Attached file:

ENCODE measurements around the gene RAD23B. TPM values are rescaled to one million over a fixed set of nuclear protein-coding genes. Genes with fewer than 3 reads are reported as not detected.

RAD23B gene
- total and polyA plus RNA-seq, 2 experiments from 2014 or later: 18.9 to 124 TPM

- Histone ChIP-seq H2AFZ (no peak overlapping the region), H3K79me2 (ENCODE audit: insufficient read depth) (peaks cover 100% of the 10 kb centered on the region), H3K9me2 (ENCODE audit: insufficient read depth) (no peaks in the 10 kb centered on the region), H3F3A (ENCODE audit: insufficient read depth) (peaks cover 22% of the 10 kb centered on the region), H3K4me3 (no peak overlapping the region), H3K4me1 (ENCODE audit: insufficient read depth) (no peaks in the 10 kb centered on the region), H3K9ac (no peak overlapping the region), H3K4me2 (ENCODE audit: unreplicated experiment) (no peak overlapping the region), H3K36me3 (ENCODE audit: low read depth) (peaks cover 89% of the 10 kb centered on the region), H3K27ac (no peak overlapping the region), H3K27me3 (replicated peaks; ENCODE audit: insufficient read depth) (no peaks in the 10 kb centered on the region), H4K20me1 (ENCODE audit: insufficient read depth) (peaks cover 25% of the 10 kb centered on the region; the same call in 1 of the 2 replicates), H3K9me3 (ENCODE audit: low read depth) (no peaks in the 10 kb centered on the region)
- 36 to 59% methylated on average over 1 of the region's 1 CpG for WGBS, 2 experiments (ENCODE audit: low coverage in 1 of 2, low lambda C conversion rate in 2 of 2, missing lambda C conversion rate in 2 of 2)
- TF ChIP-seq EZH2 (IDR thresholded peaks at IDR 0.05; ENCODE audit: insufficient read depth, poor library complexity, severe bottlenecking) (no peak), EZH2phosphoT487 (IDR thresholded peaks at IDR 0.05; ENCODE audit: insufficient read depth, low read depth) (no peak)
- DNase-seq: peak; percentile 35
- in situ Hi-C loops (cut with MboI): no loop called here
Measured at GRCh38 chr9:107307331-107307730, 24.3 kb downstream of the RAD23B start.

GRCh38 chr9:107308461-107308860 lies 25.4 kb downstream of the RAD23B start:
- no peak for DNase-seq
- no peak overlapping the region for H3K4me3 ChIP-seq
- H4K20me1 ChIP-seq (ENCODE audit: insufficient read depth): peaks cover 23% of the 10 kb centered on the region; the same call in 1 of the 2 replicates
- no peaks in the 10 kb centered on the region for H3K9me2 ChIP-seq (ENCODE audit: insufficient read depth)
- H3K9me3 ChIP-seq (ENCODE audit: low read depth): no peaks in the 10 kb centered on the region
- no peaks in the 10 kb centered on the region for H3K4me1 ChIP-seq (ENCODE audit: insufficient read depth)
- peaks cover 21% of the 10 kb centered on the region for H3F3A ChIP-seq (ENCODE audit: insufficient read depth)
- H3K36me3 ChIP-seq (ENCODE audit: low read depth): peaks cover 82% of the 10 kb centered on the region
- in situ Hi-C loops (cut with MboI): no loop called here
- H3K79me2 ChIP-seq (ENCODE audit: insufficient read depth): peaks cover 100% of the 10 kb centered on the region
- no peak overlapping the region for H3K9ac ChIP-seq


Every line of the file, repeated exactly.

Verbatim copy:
ENCODE measurements around the gene RAD23B. TPM values are rescaled to one million over a fixed set of nuclear protein-coding genes. Genes with fewer than 3 reads are reported as not detected.

RAD23B gene
- total and polyA plus RNA-seq, 2 experiments from 2014 or later: 18.9 to 124 TPM

- Histone ChIP-seq H2AFZ (no peak overlapping the region), H3K79me2 (ENCODE audit: insufficient read depth) (peaks cover 100% of the 10 kb centered on the region), H3K9me2 (ENCODE audit: insufficient read depth) (no peaks in the 10 kb centered on the region), H3F3A (ENCODE audit: insufficient read depth) (peaks cover 22% of the 10 kb centered on the region), H3K4me3 (no peak overlapping the region), H3K4me1 (ENCODE audit: insufficient read depth) (no peaks in the 10 kb centered on the region), H3K9ac (no peak overlapping the region), H3K4me2 (ENCODE audit: unreplicated experiment) (no peak overlapping the region), H3K36me3 (ENCODE audit: low read depth) (peaks cover 89% of the 10 kb centered on the region), H3K27ac (no peak overlapping the region), H3K27me3 (replicated peaks; ENCODE audit: insufficient read depth) (no peaks in the 10 kb centered on the region), H4K20me1 (ENCODE audit: insufficient read depth) (peaks cover 25% of the 10 kb centered on the region; the same call in 1 of the 2 replicates), H3K9me3 (ENCODE audit: low read depth) (no peaks in the 10 kb centered on the region)
- 36 to 59% methylated on average over 1 of the region's 1 CpG for WGBS, 2 experiments (ENCODE audit: low coverage in 1 of 2, low lambda C conversion rate in 2 of 2, missing lambda C conversion rate in 2 of 2)
- TF ChIP-seq EZH2 (IDR thresholded peaks at IDR 0.05; ENCODE audit: insufficient read depth, poor library complexity, severe bottlenecking) (no peak), EZH2phosphoT487 (IDR thresholded peaks at IDR 0.05; ENCODE audit: insufficient read depth, low read depth) (no peak)
- DNase-seq: peak; percentile 35
- in situ Hi-C loops (cut with MboI): no loop called here
Measured at GRCh38 chr9:107307331-107307730, 24.3 kb downstream of the RAD23B start.

GRCh38 chr9:107308461-107308860 lies 25.4 kb downstream of the RAD23B start:
- no peak for DNase-seq
- no peak overlapping the region for H3K4me3 ChIP-seq
- H4K20me1 ChIP-seq (ENCODE audit: insufficient read depth): peaks cover 23% of the 10 kb centered on the region; the same call in 1 of the 2 replicates
- no peaks in the 10 kb centered on the region for H3K9me2 ChIP-seq (ENCODE audit: insufficient read depth)
- H3K9me3 ChIP-seq (ENCODE audit: low read depth): no peaks in the 10 kb centered on the region
- no peaks in the 10 kb centered on the region for H3K4me1 ChIP-seq (ENCODE audit: insufficient read depth)
- peaks cover 21% of the 10 kb centered on the region for H3F3A ChIP-seq (ENCODE audit: insufficient read depth)
- H3K36me3 ChIP-seq (ENCODE audit: low read depth): peaks cover 82% of the 10 kb centered on the region
- in situ Hi-C loops (cut with MboI): no loop called here
- H3K79me2 ChIP-seq (ENCODE audit: insufficient read depth): peaks cover 100% of the 10 kb centered on the region
- no peak overlapping the region for H3K9ac ChIP-seq